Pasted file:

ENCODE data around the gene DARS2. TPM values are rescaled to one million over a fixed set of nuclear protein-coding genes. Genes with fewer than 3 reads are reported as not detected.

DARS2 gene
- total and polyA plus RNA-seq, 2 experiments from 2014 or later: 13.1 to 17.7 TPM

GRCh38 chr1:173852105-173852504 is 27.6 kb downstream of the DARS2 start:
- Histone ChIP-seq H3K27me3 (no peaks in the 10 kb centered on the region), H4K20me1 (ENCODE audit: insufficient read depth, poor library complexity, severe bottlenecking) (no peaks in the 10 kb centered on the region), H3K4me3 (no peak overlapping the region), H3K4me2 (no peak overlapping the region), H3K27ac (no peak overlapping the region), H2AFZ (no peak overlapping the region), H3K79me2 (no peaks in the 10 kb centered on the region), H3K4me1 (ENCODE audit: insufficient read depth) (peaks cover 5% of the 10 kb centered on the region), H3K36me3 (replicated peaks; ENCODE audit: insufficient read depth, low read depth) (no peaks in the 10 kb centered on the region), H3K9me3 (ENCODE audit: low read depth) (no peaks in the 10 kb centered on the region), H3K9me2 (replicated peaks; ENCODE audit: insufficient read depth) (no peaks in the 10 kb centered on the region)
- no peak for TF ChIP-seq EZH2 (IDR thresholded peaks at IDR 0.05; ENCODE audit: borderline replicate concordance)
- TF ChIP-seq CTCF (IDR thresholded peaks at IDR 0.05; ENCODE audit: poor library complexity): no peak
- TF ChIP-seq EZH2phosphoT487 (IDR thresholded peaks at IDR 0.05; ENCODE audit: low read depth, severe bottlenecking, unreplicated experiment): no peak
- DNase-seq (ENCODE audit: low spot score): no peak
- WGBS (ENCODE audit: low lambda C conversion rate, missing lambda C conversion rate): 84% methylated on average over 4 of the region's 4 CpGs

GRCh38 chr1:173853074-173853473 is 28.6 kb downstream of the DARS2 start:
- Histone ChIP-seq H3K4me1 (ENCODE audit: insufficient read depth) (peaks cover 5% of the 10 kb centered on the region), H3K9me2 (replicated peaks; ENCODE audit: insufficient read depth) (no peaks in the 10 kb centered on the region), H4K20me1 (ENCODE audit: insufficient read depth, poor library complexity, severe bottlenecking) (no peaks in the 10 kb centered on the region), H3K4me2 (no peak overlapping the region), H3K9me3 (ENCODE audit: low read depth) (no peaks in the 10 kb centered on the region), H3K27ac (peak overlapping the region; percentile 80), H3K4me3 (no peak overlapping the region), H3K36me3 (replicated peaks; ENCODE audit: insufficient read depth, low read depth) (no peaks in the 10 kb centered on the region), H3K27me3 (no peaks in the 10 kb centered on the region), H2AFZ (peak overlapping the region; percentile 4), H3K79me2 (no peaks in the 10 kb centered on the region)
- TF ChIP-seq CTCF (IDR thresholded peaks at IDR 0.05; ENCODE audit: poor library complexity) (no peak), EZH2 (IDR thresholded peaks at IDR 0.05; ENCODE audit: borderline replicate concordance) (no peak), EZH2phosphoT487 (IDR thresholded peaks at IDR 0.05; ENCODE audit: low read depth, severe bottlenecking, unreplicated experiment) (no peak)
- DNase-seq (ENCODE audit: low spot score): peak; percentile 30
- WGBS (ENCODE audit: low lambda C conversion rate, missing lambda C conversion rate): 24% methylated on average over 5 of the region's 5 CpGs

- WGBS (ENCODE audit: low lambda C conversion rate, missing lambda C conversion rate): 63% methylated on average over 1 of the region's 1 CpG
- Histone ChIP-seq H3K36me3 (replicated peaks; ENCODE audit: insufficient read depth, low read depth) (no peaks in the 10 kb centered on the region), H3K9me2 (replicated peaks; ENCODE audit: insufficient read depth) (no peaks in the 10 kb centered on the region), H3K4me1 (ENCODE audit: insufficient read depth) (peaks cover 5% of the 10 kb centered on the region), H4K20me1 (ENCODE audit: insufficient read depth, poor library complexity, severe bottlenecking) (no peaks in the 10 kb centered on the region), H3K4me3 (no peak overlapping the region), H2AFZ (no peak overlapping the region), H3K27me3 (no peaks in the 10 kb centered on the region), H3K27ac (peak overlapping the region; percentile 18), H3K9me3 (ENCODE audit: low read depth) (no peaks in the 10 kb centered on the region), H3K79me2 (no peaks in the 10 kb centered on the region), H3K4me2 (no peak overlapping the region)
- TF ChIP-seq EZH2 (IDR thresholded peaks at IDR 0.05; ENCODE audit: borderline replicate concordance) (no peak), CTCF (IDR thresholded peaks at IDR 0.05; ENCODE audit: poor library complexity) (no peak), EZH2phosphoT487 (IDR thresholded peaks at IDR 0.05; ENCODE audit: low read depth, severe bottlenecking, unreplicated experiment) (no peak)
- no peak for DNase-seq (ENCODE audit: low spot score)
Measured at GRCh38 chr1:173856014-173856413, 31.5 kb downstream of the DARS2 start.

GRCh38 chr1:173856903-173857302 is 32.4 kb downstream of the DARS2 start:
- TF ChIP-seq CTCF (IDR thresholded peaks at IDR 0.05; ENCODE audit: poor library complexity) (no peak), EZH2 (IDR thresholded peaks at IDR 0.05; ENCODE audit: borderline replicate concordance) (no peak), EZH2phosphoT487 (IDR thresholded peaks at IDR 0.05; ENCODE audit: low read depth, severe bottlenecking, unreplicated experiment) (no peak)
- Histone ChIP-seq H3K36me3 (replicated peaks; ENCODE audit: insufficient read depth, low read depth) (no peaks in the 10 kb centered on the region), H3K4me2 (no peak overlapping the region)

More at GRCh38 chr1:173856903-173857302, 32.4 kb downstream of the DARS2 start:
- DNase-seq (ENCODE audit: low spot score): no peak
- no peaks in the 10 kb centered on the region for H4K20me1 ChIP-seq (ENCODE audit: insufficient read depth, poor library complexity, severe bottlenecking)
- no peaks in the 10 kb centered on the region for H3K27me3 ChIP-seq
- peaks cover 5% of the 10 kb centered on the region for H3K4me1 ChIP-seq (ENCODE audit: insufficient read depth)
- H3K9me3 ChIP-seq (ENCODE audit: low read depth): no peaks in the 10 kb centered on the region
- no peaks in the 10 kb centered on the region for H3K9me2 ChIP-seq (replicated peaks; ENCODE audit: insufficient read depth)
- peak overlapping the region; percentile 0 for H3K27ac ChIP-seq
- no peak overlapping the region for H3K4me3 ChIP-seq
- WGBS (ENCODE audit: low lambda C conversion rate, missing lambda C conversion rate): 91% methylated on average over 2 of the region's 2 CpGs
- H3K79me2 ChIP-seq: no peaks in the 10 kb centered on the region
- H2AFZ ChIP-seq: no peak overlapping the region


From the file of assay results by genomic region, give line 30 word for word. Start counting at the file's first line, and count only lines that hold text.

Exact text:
- no peaks in the 10 kb centered on the region for H3K9me2 ChIP-seq (replicated peaks; ENCODE audit: insufficient read depth)